Columbia College alumnus, WWII veteran General Charles McGee dies at 102 | Higher Education

The Columbia College alumnus retired Brig. General Charles E. McGee died Sunday at the age of 102.

Known as a dedicated man of service, McGee enlisted in the Army Air Corps in 1942 and was sent to train with the African American pilots who are now known as the Tuskegee Airmen. His military experience includes more than 6,000 flight hours and 409 combat missions, according to a letter from Columbia College about McGee’s death.






Retired Brig. General Charles E. McGee died on Sunday. He was an original Tuskegee Airman.



“He was an extremely wonderful human being,” said retired Air Force Col. Mike Randerson, another Columbia College graduate and close friend of McGee’s. “He promoted education. He promoted aviation and he promoted harmony.

In addition to serving in World War II, McGee also served combat tours in Korea and Vietnam, and he was a leader for much of his military career.

He commanded the 44th Fighter Bomber Squadron from 1951 to 1953 in the Philippines during the Korean War. He also commanded the 7230th Support Squadron in Italy from 1961 to 1963 and the 16th Training Squadron from 1967 to 1968. McGee was assigned to command Richard-Gebaur Air Reserve Base in Kansas City, making him the first black commander of a national air force wing. .






FROM THE READERS: Military Appreciation Day celebrated at Columbia College (copy)

Navy Veteran Greg Ousely and Tuskegee Airman Col. Charles E. McGee stand in salute during the national anthem at Columbia College’s Military Appreciation Day Ceremony.




“He’s one of the most accomplished people I’ve ever met in his field,” Randerson said.

McGee retired from the Air Force in 1973 and received several awards for his service. He then worked as the manager of Wheeler Airport in Kansas City and eventually decided to go back to school. He graduated from Columbia College-Kansas City in 1978.

Randerson called him “a terrific spokesperson for education.”

In recent years, McGee has been honored for his dedication to education in addition to his military career. In 2009, Brig. The General Charles E. McGee Scholarship was established at Columbia College to help veterans earn their college degrees. According to Randerson, the college typically awards up to five $1,000 scholarships each year in her name. In 2011 McGee was inducted into the National Aviation Hall of Fame.






Brig.  General Charles McGee's military awards are displayed at the entrance to the Ousley Family Veterans Servie Center (copy)

Brig. General Charles McGee’s military awards are displayed at the entrance to the Ousley Family Veterans Service Center at Columbia. Keith Glindemann, senior director of military and veterans services at Columbia College, said the first floor of the center felt like a museum of the accomplishments of McGee and other veterans.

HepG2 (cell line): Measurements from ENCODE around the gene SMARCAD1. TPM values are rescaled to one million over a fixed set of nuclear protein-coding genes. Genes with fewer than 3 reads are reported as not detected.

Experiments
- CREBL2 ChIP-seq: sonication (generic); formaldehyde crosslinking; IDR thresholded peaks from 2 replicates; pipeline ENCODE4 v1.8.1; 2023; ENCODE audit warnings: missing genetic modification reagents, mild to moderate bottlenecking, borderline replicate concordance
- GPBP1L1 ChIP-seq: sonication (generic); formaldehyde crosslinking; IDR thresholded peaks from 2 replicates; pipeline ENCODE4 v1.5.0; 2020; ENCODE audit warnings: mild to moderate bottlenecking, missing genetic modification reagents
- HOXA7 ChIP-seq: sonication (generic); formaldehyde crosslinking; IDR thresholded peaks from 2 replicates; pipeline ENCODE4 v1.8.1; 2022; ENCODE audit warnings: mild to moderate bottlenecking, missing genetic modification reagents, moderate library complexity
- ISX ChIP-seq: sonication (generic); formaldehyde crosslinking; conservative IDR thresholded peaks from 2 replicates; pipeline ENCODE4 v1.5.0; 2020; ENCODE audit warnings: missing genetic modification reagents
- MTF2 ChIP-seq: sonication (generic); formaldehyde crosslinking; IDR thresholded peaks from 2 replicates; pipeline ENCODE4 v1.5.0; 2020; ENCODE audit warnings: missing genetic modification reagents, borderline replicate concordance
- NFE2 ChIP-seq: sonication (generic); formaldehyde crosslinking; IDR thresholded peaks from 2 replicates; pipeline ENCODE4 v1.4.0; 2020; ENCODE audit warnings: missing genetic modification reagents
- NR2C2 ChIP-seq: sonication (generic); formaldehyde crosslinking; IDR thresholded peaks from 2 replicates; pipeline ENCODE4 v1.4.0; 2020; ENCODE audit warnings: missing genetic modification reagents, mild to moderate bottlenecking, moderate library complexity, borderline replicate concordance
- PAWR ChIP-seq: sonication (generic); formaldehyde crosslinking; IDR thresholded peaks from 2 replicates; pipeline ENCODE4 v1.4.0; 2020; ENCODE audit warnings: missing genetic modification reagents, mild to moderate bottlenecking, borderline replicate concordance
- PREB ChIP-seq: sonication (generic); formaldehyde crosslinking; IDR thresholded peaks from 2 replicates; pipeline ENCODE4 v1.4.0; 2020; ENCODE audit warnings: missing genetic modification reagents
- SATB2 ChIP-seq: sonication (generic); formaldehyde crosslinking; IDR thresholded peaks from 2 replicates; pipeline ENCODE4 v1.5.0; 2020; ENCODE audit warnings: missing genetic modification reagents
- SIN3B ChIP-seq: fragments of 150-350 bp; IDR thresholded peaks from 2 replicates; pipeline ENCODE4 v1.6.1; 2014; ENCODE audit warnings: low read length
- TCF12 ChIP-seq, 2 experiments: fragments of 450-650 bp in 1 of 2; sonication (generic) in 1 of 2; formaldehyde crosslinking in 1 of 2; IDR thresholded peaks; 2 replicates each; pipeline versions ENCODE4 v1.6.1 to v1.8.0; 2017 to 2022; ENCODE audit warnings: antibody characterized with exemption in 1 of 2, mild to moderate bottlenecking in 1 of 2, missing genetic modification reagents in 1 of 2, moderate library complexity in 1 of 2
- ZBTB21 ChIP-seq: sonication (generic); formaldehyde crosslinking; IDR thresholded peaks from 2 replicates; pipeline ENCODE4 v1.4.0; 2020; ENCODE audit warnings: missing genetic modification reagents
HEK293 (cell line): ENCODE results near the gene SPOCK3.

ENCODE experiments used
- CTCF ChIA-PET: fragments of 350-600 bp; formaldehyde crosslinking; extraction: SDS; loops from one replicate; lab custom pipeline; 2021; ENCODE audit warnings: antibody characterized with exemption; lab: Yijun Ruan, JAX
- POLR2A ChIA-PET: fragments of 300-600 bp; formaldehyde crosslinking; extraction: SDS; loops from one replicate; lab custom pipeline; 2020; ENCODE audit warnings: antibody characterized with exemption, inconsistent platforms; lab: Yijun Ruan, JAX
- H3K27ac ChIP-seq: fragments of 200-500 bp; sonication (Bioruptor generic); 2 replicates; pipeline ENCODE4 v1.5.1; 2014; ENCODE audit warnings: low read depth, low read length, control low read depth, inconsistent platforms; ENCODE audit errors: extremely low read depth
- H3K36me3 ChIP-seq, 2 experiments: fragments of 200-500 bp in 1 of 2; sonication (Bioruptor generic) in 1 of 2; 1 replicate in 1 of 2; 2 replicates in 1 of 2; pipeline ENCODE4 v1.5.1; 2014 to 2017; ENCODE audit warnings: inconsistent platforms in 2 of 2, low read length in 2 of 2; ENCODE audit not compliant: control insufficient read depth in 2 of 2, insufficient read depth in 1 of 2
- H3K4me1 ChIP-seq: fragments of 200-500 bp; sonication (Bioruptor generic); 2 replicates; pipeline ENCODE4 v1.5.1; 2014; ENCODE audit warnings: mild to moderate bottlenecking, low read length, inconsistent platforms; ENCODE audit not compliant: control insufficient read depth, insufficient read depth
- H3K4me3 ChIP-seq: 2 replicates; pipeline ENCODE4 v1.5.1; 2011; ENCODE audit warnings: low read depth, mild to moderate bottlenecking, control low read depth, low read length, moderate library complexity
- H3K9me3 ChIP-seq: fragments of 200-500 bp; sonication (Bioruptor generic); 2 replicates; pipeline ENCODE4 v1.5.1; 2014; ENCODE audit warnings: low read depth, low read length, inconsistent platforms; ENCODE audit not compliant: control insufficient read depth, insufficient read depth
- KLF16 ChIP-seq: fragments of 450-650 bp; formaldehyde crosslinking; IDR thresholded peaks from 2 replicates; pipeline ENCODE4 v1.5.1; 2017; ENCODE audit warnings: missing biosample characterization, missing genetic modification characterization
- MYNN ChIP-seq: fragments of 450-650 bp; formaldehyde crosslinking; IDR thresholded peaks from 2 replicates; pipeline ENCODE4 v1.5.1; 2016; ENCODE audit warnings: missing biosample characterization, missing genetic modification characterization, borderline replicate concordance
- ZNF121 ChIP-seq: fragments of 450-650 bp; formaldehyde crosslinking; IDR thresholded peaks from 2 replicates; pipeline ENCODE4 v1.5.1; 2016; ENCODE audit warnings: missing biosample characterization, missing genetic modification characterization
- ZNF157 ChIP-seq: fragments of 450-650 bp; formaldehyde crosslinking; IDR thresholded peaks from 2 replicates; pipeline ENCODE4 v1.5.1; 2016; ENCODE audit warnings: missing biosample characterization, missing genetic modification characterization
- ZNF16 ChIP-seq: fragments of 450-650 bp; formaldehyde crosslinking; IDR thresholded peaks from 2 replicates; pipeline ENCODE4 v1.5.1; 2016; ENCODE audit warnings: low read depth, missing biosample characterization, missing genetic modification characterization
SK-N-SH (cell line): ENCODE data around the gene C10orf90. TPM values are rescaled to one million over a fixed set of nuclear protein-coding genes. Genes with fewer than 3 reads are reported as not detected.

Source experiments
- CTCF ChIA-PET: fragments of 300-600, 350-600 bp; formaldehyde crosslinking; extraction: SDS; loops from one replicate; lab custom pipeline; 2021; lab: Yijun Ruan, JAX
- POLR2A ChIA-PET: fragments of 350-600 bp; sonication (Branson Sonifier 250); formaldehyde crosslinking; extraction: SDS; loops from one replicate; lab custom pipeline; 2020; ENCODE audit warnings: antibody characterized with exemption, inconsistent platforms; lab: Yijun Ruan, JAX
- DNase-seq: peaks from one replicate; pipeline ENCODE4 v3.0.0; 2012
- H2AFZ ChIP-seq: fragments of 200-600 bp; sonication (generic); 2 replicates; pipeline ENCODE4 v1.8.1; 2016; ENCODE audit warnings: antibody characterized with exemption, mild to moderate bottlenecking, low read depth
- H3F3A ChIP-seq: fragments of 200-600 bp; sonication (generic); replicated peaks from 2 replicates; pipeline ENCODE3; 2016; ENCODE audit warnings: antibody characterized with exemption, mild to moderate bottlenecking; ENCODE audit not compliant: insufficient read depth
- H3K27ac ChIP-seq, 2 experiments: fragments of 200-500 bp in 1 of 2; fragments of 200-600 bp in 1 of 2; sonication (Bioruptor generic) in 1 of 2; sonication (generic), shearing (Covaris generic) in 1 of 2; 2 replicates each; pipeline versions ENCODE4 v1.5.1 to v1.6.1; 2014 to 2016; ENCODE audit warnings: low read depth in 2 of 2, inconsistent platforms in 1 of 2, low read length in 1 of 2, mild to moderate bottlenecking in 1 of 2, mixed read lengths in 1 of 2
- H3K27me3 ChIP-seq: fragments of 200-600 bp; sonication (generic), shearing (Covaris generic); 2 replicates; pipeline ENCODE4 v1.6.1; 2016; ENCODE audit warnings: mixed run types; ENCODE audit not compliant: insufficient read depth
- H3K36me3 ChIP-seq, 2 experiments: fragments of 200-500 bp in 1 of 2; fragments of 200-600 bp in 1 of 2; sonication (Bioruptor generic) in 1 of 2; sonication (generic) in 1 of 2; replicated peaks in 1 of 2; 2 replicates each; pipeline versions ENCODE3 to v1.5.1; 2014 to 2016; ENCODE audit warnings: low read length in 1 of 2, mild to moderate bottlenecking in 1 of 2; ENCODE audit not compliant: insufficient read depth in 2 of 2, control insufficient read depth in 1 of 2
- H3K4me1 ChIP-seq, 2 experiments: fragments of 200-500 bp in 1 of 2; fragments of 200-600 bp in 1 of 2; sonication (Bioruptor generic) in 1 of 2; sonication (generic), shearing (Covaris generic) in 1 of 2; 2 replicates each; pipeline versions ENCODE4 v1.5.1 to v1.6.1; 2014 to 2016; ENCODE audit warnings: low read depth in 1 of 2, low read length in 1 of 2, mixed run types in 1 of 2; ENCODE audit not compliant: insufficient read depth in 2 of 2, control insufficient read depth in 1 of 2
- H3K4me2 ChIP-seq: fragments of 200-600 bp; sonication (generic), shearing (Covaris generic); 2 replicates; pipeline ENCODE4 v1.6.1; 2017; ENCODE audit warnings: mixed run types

Columbia College awarded McGee an honorary Doctor of Humane Letters in December 2014. On December 7, 2020, the college named Brig. General Charles E. McGee ’78 House, now home to the Ousley Family Veterans Service Center.

“He came back and gave an outstanding lecture on the history of the Tuskegee Airmen,” Randerson said, “and it was just a wonderful timeline of what it was like to be an African American trying to become airman in what was then primarily a separate Army Air Corps.

According to Keith Glindemann, senior director of military and veteran services at Columbia College, students and faculty enjoyed his talks.

“I found it humiliating to be in his presence,” Glindemann said. “(He was) a soft-spoken man, but you clung to every word because his words had meaning to them.”

In December 2019, McGee was promoted from colonel to brigadier general by an act of Congress signed by then-President Donald Trump. McGee received his stars from Trump in an Oval Office ceremony on Feb. 4, 2020, and attended the State of the Union as a guest later that night.






A veteran of three wars waves to the crowd

Col. Charles McGee gives a thumbs up to the crowd on Monday during the Memorial Day Parade. McGee flew fighter jets in World War II, the Korean War and the Vietnam War, according to salute.org.



Wheeler Airport’s General Aviation Terminal was named in his honor in June 2021. The Federal Aviation Administration has named three navigational waypoints – “Tuskegee”, “Airman” and “McGee” – to the Kansas City International Airport to commemorate McGee.

“He took the time to notice everyone around him,” Randerson said. “He really never talked much about his accomplishments. You would have to ask very specifically, and he would gladly answer any questions you might have. But he wasn’t one to brag about his own accomplishments. He was just a wonderful person. .

Many will remember McGee’s accomplishments and service for years to come.

“When we look at who our real heroes are and the people we should emulate and use as mentors,” Glindemann said, “Brig. General McGee was all of that, and his legacy will continue.

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